Biological Systems Engineering



Mesfin M. Mekonnen: 0000-0002-3573-9759

Date of this Version



Published in Environmental Science & Technology 52 (2018), pp 14508−14518.

doi 10.1021/acs.est.8b03359


Copyright © 2018 American Chemical Society. Used by permission.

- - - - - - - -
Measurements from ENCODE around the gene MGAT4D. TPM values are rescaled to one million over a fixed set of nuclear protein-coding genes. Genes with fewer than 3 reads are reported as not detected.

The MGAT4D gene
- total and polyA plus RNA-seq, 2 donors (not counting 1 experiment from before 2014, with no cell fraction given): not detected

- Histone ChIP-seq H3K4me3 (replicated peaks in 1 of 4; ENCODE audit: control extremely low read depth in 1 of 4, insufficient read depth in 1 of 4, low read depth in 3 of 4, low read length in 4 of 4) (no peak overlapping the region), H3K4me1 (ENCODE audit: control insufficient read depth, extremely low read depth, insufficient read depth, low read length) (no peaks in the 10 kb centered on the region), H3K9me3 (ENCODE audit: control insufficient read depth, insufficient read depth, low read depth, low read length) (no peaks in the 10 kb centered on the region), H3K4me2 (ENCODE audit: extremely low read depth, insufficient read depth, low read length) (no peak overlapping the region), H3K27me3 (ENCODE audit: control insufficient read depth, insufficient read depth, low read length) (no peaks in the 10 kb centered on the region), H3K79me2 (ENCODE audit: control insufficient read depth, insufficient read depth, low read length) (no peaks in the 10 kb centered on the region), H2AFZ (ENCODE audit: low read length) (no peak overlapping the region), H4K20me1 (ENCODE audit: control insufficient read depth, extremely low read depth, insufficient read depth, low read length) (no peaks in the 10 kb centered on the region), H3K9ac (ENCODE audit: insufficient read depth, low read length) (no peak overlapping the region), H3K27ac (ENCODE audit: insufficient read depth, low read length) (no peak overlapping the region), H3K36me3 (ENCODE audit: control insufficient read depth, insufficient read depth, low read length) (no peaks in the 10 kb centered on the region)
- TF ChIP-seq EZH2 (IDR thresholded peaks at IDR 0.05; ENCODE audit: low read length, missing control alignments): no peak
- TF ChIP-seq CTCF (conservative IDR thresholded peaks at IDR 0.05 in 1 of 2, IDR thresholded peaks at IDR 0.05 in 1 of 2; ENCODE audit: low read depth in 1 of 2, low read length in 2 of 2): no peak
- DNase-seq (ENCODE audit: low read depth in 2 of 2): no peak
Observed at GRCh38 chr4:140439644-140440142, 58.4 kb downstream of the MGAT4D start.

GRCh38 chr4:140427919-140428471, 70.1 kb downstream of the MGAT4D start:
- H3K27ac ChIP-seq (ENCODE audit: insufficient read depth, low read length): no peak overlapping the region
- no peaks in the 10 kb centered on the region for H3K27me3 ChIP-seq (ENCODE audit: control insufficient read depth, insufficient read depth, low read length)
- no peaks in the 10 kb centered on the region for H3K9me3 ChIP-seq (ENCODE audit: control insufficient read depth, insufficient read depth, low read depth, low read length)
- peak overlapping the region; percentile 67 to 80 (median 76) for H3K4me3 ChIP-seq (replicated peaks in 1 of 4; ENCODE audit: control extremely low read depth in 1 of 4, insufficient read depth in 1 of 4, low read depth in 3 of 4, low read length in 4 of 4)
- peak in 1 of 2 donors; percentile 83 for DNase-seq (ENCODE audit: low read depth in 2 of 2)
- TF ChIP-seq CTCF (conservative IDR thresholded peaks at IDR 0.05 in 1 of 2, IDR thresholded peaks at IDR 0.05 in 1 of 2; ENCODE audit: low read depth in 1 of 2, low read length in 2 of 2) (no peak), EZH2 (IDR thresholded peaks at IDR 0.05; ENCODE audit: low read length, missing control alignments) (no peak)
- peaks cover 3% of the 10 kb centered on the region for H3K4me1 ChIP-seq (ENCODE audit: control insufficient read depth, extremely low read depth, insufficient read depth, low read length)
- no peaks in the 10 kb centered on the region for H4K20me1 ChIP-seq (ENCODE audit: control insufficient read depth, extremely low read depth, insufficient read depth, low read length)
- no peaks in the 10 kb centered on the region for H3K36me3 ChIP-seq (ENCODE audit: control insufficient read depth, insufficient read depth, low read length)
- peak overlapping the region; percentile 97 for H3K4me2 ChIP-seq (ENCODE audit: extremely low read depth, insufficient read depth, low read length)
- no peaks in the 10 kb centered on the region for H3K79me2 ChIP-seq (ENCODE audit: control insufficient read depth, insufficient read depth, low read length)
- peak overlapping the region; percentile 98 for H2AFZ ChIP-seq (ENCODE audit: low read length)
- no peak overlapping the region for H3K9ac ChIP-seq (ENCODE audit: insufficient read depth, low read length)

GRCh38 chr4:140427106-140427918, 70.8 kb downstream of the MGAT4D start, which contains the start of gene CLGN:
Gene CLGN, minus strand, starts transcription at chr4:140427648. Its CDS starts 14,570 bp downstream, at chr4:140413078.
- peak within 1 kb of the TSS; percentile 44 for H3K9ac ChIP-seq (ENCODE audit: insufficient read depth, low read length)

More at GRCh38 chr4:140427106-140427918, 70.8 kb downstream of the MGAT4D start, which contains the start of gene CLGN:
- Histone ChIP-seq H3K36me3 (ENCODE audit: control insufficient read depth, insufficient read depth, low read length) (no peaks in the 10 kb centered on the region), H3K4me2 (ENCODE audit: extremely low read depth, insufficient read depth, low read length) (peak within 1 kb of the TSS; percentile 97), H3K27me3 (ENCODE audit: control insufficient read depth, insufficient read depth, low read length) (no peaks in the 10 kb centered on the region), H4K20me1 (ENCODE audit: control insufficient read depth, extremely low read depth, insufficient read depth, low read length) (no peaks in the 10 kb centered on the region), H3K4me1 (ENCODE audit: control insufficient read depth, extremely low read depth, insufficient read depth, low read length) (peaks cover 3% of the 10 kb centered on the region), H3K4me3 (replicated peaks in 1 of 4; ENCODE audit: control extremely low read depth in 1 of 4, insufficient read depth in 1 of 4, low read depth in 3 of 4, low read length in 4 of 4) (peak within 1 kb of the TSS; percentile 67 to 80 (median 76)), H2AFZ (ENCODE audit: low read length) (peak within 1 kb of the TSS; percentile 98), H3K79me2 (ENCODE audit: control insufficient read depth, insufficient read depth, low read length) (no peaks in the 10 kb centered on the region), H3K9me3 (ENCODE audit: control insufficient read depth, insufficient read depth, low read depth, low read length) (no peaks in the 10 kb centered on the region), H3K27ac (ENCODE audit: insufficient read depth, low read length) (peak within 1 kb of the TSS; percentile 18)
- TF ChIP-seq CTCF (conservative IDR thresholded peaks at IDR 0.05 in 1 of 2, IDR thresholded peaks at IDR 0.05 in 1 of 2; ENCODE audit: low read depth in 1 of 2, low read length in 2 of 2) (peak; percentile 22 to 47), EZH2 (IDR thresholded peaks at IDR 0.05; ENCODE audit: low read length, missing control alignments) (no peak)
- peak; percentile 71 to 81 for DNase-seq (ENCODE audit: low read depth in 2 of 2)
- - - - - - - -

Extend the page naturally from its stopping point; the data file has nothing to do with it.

Driven by biofuel policies, which aim to reduce greenhouse gas (GHG) emissions and increase domestic energy supply, global production and consumption of bioethanol have doubled between 2007 and 2016, with rapid growth in corn-based bioethanol in the U.S. and sugar cane-based bioethanol in Brazil. Advances in crop yields, energy use efficiency in fertilizer production, biomass-to-ethanol conversion rates, and energy efficiency in ethanol production have improved the energy balance and GHG emission reduction potential of bioethanol. In the current study, the water, energy, and carbon footprints of bioethanol from corn in the U.S. and sugar cane in Brazil were assessed. The results show that U.S. corn bioethanol has a smaller water footprint (541 L water/L bioethanol) than Brazilian sugar cane bioethanol (1115 L water/L bioethanol). Brazilian sugar cane bioethanol has, however, a better energy balance (17.7 MJ/L bioethanol) and smaller carbon footprint (38.5 g CO2e/MJ) than U.S. bioethanol, which has an energy balance of 11.2 MJ/L bioethanol and carbon footprint of 44.9 g CO2e/MJ. The results show regional differences in the three footprints and highlight the need to take these differences into consideration to understand the implications of biofuel production for local water resources, net energy production, and climate change mitigation.